White nationalists exchange vollys of pepper spray with counter-protesters as they enter Emancipation Park during the 'Unite the Right' rally August 12, 2017 in Charlottesville, Virginia.
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argument / justice

Violence and Free Speech

Does our approach to the First Amendment need to change in the wake of this summer's violence in Charlottesville?
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Out of this set of concerns grows one of the standard liberal lines on free speech today, that we cannot draw any distinctions among speech without risking state censorship and authoritarianism. This is the thinking behind the judge’s decision in Charlottesville, and the idea that we can’t limit the ability of white supremacists with guns from gathering in the streets—to protest the existence and rights of minorities—without sliding down a slope that would suppress dissent, such as Black Lives Matter protests.

The equivalence posited by liberals as well as conservatives between white supremacist speech and the speech of Black Lives Matter is, arguably, a product of the legal culture we have built over the last 50 years. Slippery slope arguments rest on the idea that there is no principled way to distinguish among different ideas or speakers; that once one idea, group, or person is singled out by the law, there is no legitimate way of making a broad stand for free speech. But such evaluations only hold when power and inequality of access—the uneven playing field that structures speech as much as it does other social arenas—are not taken into account.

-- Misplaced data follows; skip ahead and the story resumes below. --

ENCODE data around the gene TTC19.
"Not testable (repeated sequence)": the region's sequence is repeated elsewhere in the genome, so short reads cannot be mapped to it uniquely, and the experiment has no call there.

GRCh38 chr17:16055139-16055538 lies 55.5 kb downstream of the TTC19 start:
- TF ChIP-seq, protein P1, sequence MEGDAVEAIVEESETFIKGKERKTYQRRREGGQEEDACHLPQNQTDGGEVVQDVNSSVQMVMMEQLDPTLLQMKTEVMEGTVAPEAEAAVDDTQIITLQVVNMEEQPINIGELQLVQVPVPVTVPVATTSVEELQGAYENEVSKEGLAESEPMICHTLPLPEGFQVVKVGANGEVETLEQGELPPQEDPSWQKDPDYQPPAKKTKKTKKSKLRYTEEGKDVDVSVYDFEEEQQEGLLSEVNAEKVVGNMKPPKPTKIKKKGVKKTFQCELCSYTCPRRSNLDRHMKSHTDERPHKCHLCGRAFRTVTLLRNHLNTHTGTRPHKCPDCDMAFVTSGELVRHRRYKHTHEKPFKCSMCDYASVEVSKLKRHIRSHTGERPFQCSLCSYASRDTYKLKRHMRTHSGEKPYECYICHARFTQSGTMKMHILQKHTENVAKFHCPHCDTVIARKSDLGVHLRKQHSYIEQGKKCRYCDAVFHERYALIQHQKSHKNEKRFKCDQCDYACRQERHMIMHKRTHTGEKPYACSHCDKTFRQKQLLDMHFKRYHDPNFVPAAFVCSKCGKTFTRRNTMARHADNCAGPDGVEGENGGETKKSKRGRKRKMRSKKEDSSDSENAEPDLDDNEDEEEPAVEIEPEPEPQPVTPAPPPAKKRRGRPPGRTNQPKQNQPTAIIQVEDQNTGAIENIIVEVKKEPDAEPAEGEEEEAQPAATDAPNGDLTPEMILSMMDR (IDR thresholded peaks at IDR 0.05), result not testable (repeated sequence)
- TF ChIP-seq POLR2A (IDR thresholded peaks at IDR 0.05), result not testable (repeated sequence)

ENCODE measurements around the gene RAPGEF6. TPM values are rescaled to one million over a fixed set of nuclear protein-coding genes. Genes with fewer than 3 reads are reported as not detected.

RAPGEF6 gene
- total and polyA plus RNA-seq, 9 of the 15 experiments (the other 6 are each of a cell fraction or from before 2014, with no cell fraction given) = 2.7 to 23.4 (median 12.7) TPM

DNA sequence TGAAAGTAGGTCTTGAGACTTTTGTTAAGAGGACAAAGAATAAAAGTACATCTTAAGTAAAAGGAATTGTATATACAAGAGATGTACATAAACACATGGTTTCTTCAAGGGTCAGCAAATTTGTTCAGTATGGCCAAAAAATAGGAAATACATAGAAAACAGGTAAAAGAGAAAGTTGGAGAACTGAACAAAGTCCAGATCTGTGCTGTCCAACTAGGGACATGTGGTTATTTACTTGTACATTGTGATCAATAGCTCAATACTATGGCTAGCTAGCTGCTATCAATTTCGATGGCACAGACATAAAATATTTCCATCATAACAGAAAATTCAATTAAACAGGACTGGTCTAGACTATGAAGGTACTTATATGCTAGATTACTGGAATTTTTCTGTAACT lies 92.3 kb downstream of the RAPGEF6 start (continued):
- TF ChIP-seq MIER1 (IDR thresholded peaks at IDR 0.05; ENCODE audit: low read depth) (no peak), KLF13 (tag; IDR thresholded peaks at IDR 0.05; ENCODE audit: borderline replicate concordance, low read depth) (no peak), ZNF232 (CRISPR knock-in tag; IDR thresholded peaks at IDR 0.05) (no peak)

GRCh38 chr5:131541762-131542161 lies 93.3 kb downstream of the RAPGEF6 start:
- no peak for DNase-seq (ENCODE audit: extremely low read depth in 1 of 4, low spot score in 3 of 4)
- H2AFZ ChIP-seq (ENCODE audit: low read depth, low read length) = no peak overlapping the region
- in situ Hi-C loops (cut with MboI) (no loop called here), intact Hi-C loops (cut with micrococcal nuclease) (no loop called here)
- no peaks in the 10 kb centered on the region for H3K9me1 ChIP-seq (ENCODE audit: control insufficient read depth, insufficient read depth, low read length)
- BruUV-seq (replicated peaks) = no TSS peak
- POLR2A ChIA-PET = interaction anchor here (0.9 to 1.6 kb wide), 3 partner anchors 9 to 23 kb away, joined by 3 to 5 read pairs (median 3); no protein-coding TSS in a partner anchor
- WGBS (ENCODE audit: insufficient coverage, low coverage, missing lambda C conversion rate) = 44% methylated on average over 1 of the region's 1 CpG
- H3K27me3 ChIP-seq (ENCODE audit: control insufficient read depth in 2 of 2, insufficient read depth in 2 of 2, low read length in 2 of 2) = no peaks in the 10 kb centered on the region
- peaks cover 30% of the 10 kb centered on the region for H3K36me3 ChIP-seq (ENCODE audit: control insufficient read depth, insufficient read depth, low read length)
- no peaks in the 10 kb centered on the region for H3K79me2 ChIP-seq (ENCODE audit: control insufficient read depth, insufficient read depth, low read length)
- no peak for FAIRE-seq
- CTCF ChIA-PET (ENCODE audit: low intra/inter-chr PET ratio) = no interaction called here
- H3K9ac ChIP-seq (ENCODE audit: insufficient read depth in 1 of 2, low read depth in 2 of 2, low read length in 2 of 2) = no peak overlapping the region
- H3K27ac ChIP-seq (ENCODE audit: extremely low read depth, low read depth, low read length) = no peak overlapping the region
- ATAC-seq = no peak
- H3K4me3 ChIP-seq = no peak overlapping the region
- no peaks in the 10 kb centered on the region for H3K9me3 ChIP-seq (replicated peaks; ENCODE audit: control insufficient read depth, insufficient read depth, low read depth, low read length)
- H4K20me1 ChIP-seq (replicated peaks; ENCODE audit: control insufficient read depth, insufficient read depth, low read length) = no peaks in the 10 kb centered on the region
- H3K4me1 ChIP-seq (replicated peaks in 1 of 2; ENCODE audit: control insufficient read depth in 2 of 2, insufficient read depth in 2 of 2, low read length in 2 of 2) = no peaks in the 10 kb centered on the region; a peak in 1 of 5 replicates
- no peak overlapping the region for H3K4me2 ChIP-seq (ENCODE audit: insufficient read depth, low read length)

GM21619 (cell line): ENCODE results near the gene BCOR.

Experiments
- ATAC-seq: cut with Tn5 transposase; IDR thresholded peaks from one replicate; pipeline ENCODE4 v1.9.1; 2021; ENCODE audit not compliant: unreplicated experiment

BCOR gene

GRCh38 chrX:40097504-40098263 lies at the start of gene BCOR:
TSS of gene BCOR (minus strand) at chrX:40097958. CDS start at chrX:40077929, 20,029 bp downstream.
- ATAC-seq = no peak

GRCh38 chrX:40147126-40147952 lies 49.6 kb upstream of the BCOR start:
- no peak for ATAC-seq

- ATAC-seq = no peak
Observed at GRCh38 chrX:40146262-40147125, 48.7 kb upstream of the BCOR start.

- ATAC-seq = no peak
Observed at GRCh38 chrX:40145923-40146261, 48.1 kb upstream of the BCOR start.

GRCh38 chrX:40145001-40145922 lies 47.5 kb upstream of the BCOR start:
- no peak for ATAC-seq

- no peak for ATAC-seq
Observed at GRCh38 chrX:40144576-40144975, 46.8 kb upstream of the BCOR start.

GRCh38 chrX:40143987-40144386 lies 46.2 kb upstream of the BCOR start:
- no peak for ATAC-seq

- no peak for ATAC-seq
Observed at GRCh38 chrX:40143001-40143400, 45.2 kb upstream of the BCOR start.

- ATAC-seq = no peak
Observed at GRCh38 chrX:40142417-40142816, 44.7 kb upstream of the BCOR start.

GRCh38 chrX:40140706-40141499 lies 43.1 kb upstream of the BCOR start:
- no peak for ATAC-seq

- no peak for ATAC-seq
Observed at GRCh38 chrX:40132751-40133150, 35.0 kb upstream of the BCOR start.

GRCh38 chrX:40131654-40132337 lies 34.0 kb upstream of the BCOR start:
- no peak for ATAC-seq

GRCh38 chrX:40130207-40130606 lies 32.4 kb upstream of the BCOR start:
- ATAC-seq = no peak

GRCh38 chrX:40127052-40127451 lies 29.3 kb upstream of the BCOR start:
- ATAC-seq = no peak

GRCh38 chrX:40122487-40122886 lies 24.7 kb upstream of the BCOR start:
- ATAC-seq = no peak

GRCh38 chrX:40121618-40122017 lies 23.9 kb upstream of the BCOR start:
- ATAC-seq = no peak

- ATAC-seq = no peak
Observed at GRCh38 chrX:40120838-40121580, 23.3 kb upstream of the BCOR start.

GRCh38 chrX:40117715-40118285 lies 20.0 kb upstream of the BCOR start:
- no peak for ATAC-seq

Refusing to take into account power and inequality of access, in turn, brings us legal arguments and decisions that equate corporate speech to that of citizens, and that present antidiscrimination measures as violations of free speech. This, for example, can be seen in the case of the baker in Colorado, who claims that a law forbidding him to deny service (a wedding cake) to a gay couple is a violation of his free speech (the Trump administration is making history by throwing its support behind the baker, mounting a free speech argument against antidiscrimination laws).

Trump, who we might consider a free speech opportunist, has taken advantage of this discursive terrain. He rails against the freedom of speech of his adversaries and seeks ways to punish those who speak out against him. But he champions the free speech of those who are “censored” by antidiscrimination law or public censure. Arguments that all speech must be protected equally—or, its corollary, that any discussion of rules or parameters is an infringement of freedom—oppose the former but not the latter. To meet such a challenge, our popular discussions of freedom of speech, as well as our legal arguments about it, need to shift.
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